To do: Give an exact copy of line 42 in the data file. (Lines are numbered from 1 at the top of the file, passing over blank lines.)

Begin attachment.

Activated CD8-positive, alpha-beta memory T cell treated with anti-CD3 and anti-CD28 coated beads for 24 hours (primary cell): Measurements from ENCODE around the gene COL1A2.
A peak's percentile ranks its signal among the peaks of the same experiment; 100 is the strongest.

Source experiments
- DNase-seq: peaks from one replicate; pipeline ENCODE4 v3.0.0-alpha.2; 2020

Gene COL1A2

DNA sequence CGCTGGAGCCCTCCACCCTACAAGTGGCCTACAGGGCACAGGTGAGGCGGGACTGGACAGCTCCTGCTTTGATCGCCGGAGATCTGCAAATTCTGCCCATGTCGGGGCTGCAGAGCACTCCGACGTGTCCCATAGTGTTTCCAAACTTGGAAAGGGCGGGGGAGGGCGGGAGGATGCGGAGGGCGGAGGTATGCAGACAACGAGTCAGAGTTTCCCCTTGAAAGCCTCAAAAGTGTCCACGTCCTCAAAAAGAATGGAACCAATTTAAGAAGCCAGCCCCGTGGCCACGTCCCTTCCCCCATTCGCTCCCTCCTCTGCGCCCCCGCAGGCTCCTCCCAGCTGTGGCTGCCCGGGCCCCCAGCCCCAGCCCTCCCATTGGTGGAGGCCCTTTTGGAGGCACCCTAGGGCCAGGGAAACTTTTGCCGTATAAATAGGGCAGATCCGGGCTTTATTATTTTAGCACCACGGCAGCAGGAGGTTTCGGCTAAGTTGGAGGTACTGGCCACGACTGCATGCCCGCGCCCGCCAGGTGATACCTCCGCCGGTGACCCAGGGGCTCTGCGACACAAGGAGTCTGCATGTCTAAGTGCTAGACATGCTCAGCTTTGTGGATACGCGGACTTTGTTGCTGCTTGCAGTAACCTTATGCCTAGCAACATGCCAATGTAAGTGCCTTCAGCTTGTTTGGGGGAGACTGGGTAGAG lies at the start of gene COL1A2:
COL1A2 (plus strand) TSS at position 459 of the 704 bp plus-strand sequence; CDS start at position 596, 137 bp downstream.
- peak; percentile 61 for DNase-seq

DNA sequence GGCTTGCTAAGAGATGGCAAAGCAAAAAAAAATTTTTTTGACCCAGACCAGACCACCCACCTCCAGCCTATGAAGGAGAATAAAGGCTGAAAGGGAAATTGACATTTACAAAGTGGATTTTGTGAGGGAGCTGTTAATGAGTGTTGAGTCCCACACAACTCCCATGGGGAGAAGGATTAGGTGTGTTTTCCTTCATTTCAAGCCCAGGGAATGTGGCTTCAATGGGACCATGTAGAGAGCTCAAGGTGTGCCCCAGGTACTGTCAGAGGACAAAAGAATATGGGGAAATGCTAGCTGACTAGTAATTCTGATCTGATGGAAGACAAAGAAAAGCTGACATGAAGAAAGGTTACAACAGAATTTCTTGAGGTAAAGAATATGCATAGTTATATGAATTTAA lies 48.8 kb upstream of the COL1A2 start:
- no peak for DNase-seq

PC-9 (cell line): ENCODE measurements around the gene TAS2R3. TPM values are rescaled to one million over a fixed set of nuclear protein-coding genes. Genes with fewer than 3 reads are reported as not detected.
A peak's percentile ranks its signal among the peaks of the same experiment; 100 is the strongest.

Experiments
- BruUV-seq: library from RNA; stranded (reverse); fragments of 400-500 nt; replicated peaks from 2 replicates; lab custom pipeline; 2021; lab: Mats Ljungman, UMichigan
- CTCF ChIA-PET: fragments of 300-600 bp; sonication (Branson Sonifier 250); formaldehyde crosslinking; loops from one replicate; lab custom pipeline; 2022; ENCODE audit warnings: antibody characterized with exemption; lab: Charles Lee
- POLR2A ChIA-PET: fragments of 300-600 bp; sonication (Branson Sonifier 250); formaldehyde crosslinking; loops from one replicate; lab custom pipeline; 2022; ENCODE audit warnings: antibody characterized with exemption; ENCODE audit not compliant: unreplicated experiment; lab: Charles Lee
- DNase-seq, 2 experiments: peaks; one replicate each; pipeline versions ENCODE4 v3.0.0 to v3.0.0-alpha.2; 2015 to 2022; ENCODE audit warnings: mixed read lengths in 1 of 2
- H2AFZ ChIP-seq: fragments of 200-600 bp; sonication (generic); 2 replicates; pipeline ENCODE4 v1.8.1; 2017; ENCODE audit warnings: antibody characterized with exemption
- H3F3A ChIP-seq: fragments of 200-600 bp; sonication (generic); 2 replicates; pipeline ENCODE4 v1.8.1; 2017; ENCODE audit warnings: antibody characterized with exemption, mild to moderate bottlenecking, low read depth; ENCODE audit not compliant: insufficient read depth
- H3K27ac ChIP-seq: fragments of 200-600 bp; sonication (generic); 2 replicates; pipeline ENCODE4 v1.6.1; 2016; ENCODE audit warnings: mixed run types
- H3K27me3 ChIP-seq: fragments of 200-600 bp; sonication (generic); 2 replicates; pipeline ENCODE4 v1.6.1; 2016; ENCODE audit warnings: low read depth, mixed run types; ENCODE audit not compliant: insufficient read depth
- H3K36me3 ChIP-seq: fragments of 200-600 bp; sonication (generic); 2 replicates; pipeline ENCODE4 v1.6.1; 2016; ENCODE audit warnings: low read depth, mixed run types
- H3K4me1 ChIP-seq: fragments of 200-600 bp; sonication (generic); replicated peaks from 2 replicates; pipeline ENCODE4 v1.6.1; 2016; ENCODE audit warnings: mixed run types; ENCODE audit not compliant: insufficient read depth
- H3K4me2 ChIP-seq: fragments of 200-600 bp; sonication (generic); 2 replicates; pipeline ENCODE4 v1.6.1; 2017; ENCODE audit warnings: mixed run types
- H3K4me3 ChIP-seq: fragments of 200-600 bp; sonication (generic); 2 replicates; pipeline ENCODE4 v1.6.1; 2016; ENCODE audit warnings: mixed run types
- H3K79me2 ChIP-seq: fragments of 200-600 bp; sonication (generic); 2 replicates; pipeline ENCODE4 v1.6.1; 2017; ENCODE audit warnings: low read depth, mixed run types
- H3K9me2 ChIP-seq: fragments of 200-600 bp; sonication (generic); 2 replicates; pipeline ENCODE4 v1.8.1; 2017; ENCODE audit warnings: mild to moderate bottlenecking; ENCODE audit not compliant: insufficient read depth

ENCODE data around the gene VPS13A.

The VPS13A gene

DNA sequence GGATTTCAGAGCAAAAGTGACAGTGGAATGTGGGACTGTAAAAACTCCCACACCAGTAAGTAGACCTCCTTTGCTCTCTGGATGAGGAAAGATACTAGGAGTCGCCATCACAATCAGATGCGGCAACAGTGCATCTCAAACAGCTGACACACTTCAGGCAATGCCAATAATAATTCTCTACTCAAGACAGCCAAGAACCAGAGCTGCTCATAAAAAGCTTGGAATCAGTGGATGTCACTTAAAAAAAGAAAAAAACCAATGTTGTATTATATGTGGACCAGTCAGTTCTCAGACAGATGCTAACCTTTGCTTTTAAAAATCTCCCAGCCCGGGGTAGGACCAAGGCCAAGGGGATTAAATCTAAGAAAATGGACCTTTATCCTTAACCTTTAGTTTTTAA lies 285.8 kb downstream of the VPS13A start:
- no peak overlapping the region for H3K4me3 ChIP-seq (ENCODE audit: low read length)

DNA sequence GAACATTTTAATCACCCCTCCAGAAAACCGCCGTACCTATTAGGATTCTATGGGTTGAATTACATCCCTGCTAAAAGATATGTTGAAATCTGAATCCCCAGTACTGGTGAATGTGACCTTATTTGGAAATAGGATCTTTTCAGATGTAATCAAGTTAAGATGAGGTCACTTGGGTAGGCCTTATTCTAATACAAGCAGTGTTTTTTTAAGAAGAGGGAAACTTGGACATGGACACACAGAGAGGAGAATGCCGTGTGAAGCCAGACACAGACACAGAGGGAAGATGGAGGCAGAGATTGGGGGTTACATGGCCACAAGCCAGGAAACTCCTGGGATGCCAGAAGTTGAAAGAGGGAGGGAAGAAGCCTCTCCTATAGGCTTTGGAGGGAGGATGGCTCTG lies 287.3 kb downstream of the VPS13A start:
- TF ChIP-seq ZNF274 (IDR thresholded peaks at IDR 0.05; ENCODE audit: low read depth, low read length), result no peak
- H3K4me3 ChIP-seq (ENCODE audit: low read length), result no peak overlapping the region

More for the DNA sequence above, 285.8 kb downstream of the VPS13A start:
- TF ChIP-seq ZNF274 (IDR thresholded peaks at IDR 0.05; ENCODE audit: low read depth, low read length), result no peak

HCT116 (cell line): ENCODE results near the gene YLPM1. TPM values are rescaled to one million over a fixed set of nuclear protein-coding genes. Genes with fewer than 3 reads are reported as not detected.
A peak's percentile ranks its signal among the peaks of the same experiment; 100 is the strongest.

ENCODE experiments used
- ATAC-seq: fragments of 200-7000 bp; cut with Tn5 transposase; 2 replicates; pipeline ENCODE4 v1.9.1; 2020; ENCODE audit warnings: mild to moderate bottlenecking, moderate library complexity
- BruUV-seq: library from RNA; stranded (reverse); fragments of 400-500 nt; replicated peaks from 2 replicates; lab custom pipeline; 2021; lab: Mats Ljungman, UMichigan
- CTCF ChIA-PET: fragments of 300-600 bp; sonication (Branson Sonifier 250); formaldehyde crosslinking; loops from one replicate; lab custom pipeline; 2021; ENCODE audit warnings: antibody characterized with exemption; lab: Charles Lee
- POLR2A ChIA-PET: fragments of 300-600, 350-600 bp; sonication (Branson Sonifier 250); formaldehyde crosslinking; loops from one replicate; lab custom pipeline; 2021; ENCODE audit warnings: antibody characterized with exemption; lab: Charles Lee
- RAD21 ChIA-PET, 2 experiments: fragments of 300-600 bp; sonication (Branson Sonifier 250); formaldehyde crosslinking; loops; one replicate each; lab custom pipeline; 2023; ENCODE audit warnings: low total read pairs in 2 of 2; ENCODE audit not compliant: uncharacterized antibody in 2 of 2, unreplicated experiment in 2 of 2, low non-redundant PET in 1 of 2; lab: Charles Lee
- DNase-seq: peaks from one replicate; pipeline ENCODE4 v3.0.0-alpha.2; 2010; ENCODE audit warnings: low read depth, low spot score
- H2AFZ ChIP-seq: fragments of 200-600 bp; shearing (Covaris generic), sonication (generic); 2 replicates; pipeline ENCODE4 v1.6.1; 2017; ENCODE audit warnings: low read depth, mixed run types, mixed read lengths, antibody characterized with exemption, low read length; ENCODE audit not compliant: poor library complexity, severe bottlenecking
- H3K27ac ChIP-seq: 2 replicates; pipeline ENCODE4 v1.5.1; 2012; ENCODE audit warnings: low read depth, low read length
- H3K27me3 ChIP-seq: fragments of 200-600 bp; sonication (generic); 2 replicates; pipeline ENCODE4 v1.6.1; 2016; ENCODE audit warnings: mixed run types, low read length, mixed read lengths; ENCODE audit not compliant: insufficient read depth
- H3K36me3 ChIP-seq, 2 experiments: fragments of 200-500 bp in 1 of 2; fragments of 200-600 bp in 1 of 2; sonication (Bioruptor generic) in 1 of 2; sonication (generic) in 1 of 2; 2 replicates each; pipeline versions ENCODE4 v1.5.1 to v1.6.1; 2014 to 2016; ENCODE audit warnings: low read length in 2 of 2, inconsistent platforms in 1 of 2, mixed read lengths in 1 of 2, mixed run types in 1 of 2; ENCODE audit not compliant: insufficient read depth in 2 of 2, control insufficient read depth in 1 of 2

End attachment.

- CTCF ChIA-PET: fragments of 300-600 bp; sonication (Branson Sonifier 250); formaldehyde crosslinking; loops from one replicate; lab custom pipeline; 2021; ENCODE audit warnings: antibody characterized with exemption; lab: Charles Lee